Switchblade  is a game that I always liked although it never found a way into my collection back then. This game is a classic because it adds some different concepts while staying a playable platform game. Released in 1989 the game still offers a lot of fun.
Basically Switchblade is a platform action game for Atari ST and other platforms. The player guides the hero called Hiro through a vast underground city on the search of parts for a large sword. Climbing over platforms, crates and ladders Hiro is looking for parts of the sword. Baddies try to keep him from fulfilling his task and he can fight them. In the beginning the player only has his bare hands to fight with but additional weapons can be collected in the progress of the game.
Switchblade on the Atari ST
The game map is vast and you will soon find yourself drawing a map for your usage. Hidden rooms and passages wait for your discovery and this applies for the whole game map. Although the game does not scroll, you can only see parts of the map that you have visited sofar. If there is a ladder leading down to an unknown area, you cannot see this particular area until you climb down the ladder. However any area that has been visited before stays visible for the player.This adds a nice aspect to the game which makes it different from the ordinary platformer.
Controls are a bit laggy and greasy. The game is definitly not a jumper liker Super Mario and the player has to think about strategies to progress. Brute force will only lead to loss of energy and loss of your precious lives. Even if the controls feel stiff at the start, the game is very predictable in its movements and with only a few couple of tries, control of Hiro feels ok and manageable.
The soundtrack is by Ben Daglish and very moody. However it can get boring and repetitive. So I recommend turning it off and playing with soundeffects instead.
As the game has been developed in the 1987-1988 time frame, it has no support for STE hardware features. regardless of this, the game runs well on the STE and with a proper patch, on Falcon and TT too.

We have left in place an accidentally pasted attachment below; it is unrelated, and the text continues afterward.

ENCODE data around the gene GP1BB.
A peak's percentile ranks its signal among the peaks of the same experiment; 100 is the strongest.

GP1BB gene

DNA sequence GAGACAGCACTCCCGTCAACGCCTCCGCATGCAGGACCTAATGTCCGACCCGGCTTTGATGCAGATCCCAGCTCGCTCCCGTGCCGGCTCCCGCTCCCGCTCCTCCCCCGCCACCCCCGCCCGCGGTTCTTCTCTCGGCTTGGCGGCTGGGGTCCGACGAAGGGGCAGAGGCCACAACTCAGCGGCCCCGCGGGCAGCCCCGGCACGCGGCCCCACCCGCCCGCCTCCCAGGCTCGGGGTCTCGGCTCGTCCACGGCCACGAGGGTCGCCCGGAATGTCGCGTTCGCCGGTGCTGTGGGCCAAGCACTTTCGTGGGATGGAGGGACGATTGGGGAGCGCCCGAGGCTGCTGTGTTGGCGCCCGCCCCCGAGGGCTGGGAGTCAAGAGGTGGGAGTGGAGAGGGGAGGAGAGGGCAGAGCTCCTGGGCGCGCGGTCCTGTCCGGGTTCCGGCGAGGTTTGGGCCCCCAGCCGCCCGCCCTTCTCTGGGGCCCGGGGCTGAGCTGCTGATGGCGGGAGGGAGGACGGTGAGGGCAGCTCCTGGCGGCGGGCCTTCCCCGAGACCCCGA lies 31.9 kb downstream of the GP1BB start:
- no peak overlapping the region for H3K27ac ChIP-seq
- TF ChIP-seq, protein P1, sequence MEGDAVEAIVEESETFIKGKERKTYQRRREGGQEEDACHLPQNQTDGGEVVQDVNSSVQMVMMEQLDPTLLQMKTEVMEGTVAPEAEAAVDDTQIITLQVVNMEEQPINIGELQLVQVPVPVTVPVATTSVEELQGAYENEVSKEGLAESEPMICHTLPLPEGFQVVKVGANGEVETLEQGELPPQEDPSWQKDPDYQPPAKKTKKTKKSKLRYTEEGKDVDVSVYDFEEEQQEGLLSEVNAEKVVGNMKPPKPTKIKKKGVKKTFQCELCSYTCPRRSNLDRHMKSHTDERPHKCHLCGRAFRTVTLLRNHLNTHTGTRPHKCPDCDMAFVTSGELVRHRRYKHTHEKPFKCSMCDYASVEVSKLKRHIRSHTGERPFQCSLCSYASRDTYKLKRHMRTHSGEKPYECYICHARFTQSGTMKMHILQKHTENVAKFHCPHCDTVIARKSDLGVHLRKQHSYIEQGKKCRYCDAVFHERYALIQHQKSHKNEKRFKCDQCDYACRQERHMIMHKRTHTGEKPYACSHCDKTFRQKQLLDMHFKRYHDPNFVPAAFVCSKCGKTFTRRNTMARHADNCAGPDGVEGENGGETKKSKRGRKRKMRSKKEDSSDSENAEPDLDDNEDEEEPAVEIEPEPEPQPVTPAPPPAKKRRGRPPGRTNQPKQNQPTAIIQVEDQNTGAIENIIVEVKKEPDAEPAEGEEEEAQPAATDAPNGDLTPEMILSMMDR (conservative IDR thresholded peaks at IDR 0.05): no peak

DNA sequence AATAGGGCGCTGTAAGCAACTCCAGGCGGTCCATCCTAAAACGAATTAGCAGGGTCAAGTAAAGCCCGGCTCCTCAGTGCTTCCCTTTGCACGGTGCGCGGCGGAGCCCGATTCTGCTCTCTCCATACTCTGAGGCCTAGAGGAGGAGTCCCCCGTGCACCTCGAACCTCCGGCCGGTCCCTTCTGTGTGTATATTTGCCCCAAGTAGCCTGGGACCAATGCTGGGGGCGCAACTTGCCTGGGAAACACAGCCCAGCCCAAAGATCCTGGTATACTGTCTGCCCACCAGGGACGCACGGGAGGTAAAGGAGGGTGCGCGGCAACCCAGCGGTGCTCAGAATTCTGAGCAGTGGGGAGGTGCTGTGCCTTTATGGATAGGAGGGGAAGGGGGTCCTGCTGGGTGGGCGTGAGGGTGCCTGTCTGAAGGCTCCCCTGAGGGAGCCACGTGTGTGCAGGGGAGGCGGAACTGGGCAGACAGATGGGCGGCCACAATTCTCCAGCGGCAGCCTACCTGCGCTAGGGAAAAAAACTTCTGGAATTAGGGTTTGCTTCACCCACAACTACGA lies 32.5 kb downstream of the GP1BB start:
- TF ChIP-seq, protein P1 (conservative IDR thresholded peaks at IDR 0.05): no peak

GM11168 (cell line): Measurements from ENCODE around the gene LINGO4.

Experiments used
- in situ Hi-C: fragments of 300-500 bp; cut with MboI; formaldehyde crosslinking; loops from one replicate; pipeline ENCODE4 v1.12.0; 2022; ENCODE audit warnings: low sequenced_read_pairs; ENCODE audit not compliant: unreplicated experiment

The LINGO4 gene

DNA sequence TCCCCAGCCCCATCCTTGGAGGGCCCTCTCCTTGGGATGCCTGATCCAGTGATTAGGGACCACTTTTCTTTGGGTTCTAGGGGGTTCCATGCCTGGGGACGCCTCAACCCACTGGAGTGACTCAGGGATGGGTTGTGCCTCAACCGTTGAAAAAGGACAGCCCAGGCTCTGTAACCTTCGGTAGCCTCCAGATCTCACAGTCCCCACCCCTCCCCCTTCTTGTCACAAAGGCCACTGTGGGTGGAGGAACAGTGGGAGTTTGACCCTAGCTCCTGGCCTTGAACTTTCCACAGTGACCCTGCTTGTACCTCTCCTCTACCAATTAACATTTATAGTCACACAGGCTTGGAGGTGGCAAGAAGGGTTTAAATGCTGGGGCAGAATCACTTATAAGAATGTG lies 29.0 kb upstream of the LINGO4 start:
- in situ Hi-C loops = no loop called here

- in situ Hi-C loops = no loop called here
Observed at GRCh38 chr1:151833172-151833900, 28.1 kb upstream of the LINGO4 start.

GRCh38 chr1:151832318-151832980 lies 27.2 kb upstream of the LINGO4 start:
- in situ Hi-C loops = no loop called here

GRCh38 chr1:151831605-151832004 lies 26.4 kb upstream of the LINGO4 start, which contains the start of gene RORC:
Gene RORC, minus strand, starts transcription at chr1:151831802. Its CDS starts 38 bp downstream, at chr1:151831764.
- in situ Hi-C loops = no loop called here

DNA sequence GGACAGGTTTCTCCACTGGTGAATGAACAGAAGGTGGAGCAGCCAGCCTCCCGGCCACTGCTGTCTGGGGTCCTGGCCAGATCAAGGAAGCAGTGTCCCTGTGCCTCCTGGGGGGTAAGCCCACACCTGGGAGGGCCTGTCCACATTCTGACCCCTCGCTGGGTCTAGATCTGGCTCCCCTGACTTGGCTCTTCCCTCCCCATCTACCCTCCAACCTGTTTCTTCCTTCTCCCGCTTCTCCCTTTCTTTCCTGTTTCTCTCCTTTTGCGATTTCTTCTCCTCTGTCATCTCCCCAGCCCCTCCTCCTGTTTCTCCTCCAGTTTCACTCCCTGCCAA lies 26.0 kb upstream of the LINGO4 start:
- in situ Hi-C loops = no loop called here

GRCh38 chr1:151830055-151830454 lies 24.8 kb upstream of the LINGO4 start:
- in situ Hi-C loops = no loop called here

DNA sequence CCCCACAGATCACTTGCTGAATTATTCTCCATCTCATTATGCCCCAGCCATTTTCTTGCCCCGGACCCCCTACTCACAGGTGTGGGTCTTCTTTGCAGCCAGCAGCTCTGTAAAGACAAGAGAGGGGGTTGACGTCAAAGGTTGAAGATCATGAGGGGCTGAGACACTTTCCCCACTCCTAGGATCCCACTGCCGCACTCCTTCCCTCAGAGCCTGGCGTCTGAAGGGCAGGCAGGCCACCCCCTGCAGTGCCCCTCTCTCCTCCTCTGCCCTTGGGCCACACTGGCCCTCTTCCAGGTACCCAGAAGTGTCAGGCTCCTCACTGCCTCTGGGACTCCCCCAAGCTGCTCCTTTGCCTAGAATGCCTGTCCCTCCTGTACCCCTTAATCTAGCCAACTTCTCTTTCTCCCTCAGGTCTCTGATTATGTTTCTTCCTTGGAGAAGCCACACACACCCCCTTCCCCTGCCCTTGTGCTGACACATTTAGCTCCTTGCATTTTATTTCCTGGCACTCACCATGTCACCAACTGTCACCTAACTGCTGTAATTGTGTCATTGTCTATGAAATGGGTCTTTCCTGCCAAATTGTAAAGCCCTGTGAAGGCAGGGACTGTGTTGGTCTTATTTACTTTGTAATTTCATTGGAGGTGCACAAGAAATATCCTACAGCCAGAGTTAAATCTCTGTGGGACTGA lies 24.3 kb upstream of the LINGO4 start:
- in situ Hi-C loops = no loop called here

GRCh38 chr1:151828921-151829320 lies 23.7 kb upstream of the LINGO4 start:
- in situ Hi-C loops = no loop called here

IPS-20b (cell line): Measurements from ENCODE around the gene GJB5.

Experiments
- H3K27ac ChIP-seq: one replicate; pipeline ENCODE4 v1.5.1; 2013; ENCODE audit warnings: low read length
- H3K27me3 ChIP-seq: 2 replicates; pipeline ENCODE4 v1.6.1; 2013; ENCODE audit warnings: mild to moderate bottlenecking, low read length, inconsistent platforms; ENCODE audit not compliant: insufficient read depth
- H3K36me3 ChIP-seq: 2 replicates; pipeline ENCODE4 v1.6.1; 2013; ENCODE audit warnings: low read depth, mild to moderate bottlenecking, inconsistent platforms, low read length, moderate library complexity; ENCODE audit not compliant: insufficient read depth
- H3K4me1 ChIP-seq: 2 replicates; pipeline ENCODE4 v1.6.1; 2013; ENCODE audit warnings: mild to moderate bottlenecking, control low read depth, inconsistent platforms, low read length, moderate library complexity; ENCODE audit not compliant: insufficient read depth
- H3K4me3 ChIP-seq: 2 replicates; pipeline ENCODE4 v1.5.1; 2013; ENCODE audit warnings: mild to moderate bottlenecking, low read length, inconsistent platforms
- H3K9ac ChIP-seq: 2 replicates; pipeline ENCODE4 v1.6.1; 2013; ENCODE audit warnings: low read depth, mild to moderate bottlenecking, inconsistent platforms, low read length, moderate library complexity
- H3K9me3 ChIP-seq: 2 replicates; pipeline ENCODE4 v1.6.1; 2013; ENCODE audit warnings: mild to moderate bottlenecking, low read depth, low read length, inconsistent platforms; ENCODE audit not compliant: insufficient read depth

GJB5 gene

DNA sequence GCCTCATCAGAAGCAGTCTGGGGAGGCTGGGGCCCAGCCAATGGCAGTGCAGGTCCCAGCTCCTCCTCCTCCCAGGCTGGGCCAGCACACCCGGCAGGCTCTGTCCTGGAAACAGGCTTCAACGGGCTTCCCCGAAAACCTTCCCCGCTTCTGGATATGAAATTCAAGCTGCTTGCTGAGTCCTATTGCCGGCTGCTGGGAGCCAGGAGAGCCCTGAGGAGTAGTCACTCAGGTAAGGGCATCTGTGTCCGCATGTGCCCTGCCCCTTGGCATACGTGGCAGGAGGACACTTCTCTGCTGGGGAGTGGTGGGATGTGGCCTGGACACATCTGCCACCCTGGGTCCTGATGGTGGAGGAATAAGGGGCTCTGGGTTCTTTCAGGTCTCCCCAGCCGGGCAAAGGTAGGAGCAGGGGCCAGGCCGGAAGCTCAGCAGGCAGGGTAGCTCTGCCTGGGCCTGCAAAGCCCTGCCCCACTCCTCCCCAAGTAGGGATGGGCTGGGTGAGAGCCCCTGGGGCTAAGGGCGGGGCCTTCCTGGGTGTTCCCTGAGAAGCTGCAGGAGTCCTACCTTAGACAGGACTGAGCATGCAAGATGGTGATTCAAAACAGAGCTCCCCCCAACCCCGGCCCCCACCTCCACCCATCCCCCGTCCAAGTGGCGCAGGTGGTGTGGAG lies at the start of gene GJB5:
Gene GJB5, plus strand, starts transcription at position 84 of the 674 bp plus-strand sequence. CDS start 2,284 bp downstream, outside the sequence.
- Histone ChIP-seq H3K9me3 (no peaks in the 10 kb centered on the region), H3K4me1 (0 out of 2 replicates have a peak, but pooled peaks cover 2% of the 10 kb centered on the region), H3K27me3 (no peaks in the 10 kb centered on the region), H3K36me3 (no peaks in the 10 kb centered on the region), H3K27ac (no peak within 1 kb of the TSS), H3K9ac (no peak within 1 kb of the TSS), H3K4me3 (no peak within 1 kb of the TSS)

Let’s have a look at the game in comparison to its ports to other platforms beside the Atari ST. As the Commodore Amiga version is more or less identical, it is left out of the comparison. We will focus on the known 8 bit platforms instead.
Gameplay wise there are not many differences. Controls are laggy and greasy in the same way on the Commodore C64, Amstrad CPC and ZX Spectrum. So judging by playing with your joystick, it is hard to detect the platform you are playing on. On the other hand, this indicates the playability of all versions is about the same.
Enemy and trap patterns are identical and the same applies to the main game map.
Most differences can be found on the ingame graphics and the performance of the game engine.
For comparison there are screenshots taken at the same location in the game.
Switchblade on the Amstrad CPC – reference location
On the Amstrad CPC the game runs in MODE 1. Instead of a lot of big blocky colourful pixels in MODE 0, you get a pretty good resolution at the cost of less colours. It is not a show stopper as raster interrupts are used to cleverly colourize the status bars. The music is pretty the same as on the Atari ST and the player feels directly at home. Sound effects are slightly different if music is turned off.
Switchblade on the ZX Spectrum – reference location
The ZX Spectrum is pretty himself, rather monochromatic and not very colourful. At this slight expense graphics feel smooth and playable. Only at a screen flip, a slight delay is noticeable. On a+3 with AY soundchip, there is a slightly different sound track in comparison to the ST or CPC. This is quite puzzling as the soundchip is more or less the same as in the Amstrad CPC or the Atari ST.
Switchblade on the Commodore 64 – reference location
Switchblade on the Commodore 64 is rather blocky and the dull choice of colours makes the C64 Version the ugliest of the reviewed game versions. The game also stops noticeably at a screen flip which makes some jumps awkward and difficult. On the other hand, the soundtrack of the C64 version is very good and an enjoyable port of the original YM soundtrack.
All in all, a very nice and enjoyable game, even 20 years after its first release. I can recommend playing this game!